On one level I write to satisfy a need inside myself. In that sense I write for myself. However, I also want to please my readers, and I try to write so that readers will clearly understand my message. The readers are the final audience a writer must strive to please.
(I also write so that I will leave behind a legacy so that my grandchildren and future great-grandchildren will be able to know who I am (was).)
The answer must always be the same: first and formost, you have to write for yourself. What you write must be pleasing to YOU. It must give YOU a certain amount of satisfaction. And satisfaction is that deep upwelling of good feelings that erupt when you've done something that pleases YOU. You always hope that what you write will please, or be acceptable, or understandable, or have an impact on, someone else. But with a half million books published last year alone, it's very, very, very difficult to stand out from the mob, to make your little voice heard amidst the endless, cacophonous noise and babble that now fills almost every minute of the day. It's also very satisfying when your words ARE read and appreciated by someone else, someone who doesn't know you, someone who doesn't know anything about you, a stranger. But when that doesn't happen, you've still pleased the most important person: YOU.
I write for the times when I couldn't speak my thoughts. For those who can't speak their thoughts and for those who speak their thoughts yet take it for granted that they have the freedom to.
Sometimes it is more specific, in 'ASYLUM' I write for a man once very close to me, who never knew he spoke with two voices, his own self and the Paranoid Schizophrenia which eventually overcame him.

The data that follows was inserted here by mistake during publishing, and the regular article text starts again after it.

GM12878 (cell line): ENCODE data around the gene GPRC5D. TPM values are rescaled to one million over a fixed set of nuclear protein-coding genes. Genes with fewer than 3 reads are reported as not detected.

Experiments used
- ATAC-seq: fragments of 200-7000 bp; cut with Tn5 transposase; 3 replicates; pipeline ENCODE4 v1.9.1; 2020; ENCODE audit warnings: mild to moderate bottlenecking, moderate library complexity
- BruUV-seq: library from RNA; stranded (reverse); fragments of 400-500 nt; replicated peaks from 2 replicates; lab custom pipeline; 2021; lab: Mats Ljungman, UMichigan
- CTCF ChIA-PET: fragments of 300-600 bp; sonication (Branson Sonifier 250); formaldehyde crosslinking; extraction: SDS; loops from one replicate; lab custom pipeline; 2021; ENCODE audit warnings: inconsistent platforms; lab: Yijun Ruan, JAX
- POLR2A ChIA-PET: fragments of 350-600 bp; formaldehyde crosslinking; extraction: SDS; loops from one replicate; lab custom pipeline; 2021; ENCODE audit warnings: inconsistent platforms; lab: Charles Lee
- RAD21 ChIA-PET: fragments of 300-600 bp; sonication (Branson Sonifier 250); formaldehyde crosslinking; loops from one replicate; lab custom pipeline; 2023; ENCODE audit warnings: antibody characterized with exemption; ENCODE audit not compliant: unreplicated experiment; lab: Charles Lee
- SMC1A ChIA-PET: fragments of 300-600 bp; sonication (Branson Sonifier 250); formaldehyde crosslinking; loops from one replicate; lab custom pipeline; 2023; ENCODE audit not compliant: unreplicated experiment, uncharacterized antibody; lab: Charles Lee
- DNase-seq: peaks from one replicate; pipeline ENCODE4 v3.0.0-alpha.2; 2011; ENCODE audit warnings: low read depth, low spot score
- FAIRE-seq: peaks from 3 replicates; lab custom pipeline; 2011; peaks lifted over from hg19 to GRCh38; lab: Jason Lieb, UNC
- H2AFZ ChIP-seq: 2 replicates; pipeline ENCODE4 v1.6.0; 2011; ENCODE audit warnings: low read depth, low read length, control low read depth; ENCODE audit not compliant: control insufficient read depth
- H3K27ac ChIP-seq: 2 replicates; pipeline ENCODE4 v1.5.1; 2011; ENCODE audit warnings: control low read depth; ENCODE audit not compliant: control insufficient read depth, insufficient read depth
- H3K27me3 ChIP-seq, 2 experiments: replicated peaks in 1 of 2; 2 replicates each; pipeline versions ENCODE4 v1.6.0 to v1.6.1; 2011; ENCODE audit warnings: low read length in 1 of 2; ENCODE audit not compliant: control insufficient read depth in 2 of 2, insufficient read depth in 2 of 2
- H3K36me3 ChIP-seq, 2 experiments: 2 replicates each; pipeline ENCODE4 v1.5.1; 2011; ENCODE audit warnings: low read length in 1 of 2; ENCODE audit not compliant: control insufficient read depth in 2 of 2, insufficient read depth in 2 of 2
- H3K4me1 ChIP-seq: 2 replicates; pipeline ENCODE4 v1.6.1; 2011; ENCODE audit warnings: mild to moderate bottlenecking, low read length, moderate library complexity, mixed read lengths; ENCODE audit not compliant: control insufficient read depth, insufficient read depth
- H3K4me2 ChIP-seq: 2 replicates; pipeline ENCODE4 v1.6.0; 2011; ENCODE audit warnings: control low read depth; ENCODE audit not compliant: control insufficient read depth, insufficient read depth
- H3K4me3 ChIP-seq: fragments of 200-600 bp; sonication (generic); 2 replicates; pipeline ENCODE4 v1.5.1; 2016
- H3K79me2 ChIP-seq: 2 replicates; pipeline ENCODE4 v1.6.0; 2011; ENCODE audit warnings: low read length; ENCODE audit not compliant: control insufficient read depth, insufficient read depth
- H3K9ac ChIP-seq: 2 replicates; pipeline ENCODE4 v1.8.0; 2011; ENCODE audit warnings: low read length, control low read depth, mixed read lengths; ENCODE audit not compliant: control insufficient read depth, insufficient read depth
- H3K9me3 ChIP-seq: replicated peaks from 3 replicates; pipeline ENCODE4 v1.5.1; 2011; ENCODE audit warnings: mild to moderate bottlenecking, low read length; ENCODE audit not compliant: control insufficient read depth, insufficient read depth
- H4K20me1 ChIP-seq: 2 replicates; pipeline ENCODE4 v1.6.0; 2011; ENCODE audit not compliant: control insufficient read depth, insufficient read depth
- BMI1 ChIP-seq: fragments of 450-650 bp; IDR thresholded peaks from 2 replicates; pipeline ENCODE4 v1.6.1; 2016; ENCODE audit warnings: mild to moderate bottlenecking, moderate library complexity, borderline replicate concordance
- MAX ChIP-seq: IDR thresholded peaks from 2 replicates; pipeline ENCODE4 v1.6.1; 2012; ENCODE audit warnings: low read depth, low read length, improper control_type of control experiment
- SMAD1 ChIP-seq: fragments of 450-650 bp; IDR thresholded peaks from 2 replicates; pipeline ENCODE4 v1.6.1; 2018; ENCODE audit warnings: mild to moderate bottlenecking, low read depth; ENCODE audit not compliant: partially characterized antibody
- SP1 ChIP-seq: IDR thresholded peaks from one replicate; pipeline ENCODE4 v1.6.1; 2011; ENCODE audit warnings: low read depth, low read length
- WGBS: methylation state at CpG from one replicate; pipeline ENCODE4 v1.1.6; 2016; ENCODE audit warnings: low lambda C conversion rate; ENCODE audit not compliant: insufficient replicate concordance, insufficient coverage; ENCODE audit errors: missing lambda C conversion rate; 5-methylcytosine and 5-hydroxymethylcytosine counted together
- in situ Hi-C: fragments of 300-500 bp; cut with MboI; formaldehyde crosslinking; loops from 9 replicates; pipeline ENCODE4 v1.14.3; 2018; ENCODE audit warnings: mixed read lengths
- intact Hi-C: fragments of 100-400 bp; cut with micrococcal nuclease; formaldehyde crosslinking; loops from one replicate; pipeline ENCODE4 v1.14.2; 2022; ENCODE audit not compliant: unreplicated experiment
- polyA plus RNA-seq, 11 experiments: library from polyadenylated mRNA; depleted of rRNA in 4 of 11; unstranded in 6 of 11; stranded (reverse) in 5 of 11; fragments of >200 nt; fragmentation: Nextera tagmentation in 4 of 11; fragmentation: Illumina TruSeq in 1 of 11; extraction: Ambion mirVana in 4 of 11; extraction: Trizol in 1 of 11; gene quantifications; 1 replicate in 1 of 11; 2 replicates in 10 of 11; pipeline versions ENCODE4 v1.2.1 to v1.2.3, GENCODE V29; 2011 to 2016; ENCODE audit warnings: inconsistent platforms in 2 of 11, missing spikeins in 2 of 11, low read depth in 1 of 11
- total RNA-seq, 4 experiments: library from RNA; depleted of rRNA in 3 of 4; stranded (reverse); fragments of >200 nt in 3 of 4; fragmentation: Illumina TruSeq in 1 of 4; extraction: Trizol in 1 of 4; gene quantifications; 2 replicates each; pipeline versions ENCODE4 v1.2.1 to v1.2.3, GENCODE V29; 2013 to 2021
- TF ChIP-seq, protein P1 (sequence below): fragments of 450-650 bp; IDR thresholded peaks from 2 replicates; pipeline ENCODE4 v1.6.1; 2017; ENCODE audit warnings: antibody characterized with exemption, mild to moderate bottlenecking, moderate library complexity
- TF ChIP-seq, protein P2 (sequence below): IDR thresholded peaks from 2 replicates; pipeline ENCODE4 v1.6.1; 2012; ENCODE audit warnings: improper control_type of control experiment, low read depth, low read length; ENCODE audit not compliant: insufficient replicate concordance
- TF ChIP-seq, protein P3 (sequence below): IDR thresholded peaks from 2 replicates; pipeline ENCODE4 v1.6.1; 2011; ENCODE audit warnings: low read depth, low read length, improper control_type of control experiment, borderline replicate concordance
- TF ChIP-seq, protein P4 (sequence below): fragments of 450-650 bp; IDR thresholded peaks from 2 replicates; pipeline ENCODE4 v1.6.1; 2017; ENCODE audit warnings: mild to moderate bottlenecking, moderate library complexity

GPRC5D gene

If I am totally honest, me.
I write for the time I couldn't speak my thoughts.
More specifically as in "ASYLUM", I write for the man once very close to me, who spoke with two tongues. One his own voice and the other the Paranoid Schizophrenia that eventually overcame him.
Myself. I write out of an interest in and concern about matters that affect me, and in that is an acknowledgement that there is at least one other person out there who shares enough of my universe to be engaged and invested in what I have to offer, and I imagine that I am writing for them.
As a copywriter, I write for my clients, whoever they may be. As a fiction writer, I write for myself and my children who enjoy my short stories very much. One day, I hope to be able to write for a wider audience.
Everyone. I want everyone to find an aspect in my writing to learn from, identify with, admire, or escape into.
I'm probably like most writers' and do it out of pure selfish enjoyment. However, there is a gratifying feeling knowing a reader enjoyed the journey you wrote. And so, I would have to say that on the other hand, I write for them too.
deep down inside, don't be wrong about me, i write for myself... its not that i'm being selfish... its just that i feel some peace, relaxation, bliss, rush and everything like that while i write... i'm pushed to some other world where real life distress, commotion and chaos vanishes and is placed by everything pleasant and cool! :D
I write for myself. If I don't like the story, no one else will. I write because I enjoy the creative process. I write because without a creative outlet I am a miserable mess. I write because I enjoy entertaining others, it makes me happy.
It's just fun!
I write for the reader, with a little bit of writing for myself in there. It's my story that I think others would like to read or know about. But the reader is the most important. I have designs on how I want them to react and I try to get that reaction from them.
First and foremost for God. Before I write, I pray that He will give me guidance, and that my story will honor Him.